Johnny Bright, much like Jim Thorpe, was a superb multisport athlete, best known for his dynamic running and passing that made him the NCAA’s No. 1 offensive force for most of his three seasons in the Drake University backfield.
Bright was a powerhouse unlike any the NCAA had seen, chewing up record yardage on the ground and plucking apart defenses with his quick, tricky sidearm passes.
Like Thorpe, a Native American, Bright was also a minority. An African-American, he grew up in Fort Wayne, Ind., oft the target of racism and the Jim Crow laws of the 1940s and ‘50s. Be it for Drake’s out-of-town football or track and field events, it was not uncommon for Bright to be denied a room in the hotel where his white fellow Bulldogs were welcomed.
Also like Thorpe, whose pair of Olympic gold medals just recently were reinstated after more than a century of International Olympic Committee dillydallying, it was more than a half-century before Bright was issued an apology for the repeated assault he suffered during a game one October afternoon in 1951. That mea culpa by Oklahoma State University, issued in 2005, came more than 20 years after Bright’s death.
The arc of the moral universe is long, Martin Luther King Jr. once famously stated, but it bends toward justice.
For Bright and Thorpe, the bend proved to be excruciatingly slow. Neither lived long enough to know the warm embrace of justice.
Thorpe’s story is far better known. Born on Native American land near Prague, Okla., in 1887, he won both decathlon and pentathlon gold in the 1912 Olympics in Stockholm, only to have both medals stripped from him a year later. The IOC declared that his brief stint as a pro baseball player prior to Stockholm violated its then-sacrosanct standard of amateurism.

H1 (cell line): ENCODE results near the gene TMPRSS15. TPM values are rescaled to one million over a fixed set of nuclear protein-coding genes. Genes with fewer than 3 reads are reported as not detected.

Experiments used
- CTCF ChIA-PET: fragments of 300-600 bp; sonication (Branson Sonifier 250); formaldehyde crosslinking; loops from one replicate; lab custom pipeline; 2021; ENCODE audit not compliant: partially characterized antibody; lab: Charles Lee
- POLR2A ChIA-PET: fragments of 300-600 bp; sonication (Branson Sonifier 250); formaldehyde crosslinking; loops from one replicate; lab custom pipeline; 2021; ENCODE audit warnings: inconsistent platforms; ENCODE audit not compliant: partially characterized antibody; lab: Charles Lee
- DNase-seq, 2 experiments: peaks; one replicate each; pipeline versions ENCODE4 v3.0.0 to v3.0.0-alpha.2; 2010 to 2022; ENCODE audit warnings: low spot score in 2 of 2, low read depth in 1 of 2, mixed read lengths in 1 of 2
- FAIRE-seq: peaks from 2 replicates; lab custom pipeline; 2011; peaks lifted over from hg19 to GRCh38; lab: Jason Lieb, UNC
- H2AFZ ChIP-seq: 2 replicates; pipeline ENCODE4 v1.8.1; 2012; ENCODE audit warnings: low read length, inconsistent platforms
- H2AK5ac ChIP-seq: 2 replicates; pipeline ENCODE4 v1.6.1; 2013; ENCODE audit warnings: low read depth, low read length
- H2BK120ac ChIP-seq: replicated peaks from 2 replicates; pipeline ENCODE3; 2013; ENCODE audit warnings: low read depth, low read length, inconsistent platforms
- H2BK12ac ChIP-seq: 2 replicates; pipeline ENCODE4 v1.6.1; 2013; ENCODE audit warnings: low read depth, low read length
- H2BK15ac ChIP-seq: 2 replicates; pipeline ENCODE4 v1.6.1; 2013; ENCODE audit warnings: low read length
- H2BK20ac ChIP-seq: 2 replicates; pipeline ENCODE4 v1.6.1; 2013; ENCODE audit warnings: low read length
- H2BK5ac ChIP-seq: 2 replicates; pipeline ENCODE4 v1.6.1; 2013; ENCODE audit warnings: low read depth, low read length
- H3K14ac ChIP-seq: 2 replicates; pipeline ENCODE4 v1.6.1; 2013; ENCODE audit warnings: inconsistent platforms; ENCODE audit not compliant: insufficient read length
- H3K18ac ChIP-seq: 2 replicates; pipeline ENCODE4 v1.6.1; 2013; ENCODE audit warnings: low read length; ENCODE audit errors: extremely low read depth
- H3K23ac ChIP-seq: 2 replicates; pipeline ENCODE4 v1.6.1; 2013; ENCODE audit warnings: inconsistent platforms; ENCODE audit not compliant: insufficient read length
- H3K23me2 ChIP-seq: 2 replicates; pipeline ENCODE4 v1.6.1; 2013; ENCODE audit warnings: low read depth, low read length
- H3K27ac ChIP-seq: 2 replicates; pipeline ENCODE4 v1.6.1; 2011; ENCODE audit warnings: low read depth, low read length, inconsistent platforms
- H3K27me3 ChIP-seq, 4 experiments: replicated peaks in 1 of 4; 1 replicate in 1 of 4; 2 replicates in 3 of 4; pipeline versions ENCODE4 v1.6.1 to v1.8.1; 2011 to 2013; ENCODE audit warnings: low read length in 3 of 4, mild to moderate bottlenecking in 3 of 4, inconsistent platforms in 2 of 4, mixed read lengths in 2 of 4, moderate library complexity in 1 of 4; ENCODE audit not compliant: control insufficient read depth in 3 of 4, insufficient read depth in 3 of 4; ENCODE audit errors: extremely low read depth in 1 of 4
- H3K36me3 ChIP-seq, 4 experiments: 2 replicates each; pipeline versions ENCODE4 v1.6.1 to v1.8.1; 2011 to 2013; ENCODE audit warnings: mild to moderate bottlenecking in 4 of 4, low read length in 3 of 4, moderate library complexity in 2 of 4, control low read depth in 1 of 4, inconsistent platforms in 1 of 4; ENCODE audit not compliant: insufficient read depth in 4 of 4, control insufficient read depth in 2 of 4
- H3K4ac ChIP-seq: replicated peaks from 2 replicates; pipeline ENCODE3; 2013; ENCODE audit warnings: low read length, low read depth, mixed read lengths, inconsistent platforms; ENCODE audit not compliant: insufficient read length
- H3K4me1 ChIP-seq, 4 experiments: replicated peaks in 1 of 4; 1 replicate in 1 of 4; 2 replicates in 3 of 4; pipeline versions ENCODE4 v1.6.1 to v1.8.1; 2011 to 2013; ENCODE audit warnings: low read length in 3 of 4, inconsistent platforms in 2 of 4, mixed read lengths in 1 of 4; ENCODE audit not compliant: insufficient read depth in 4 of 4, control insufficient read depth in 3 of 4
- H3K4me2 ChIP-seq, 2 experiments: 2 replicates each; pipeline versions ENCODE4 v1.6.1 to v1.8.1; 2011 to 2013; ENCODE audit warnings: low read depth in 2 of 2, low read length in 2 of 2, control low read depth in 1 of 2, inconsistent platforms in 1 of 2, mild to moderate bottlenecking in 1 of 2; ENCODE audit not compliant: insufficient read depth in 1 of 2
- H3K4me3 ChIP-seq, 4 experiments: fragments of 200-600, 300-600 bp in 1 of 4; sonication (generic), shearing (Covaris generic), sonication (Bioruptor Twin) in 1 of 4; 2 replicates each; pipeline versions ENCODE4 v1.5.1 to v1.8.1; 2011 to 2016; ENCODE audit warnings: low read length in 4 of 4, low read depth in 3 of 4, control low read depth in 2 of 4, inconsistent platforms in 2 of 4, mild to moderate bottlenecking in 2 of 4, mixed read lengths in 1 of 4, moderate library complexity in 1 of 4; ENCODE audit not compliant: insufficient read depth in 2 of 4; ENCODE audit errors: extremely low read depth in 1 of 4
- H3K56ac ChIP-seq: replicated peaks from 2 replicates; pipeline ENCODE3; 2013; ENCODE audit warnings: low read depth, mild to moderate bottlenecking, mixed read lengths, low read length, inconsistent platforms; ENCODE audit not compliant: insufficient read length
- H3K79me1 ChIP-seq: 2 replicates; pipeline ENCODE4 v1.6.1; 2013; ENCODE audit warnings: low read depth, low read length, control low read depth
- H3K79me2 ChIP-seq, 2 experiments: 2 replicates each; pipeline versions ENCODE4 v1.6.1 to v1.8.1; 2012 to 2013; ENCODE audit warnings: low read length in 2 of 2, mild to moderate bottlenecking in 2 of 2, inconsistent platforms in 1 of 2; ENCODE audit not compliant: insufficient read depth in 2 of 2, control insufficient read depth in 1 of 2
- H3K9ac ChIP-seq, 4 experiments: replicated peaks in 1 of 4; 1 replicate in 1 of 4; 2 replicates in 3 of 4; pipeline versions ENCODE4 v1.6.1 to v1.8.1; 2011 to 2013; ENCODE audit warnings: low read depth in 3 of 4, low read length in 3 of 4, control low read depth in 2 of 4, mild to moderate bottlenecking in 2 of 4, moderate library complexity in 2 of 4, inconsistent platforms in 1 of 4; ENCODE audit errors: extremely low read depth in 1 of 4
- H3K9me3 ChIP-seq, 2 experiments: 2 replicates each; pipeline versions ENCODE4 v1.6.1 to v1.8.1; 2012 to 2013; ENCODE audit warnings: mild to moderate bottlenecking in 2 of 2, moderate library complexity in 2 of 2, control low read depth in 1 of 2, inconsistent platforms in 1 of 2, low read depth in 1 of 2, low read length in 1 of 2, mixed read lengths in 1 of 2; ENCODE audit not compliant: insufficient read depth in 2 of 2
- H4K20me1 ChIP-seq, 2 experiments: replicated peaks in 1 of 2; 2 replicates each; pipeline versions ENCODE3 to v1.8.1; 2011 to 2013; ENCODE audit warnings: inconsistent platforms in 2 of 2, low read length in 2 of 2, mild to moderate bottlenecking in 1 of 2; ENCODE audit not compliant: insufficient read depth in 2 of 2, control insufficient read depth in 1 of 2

It took the IOC until 1982 to amend its 1913 decision, which many viewed as racist, and restore Thorpe as the cochampion in both events. A first step. Then finally, after another four decades of lobbying on his behalf, the IOC on July 14 declared him the one true, rightful champ in both events.
The original silver medalists, a Swede and a Norwegian, rightly were restored the runners-up, and the IOC designated two bronze medalists for each event.
“This is a most exceptional and unique situation,” said IOC president Thomas Bach. The move, he added, was a “gesture of fair play.”
A gesture far overdue. After more than a century of justice deferred, it had become increasingly embarrassing, just how easy it had been to filch something from a defenseless Native American, allowing time and apathy to prevail, forget, scrub from memory.
Thorpe, by the way, died in 1953 and is buried in Jim Thorpe, Pa., some 30 miles northwest of Allentown. He had no connection to the immediate area during his lifetime. He died penniless. It has been widely recounted that his then-third wife, Patricia, sold his remains for the purpose of two small towns, Mauch Chunk and East Mauch Chunk, creating a new town in his name and building a monument in his honor. And so a tourist stop was born.
Repeated efforts to bring Thorpe’s body home for burial in the Sac and Fox Nation territory of Oklahoma have yet to prove successful.
Stillwater, where Bright was brutalized in Drake’s game on Oct. 20, 1951, at then-Oklahoma A&M, is only about 50 miles northwest of where Thorpe was born. It’s unlikely the two ever met.
Drake was a perfect 5-0 headed into Stillwater and Bright, for a third straight season, led college football in total offense. He had 821 yards rushing, another 528 passing, in the first five games. Across his sophomore and junior years, he rolled up a little less than 4,440 yards in total offense, positioning him as a Heisman favorite headed into the season.
More than 70 years later, not surprisingly, some details of that day conflict. Numerous accounts have it that Bright, targeted for malicious late hits by defensive tackle Wilbanks Smith, was knocked unconscious three times in the opening seven minutes of the first quarter. Today, one concussion ends a player’s day.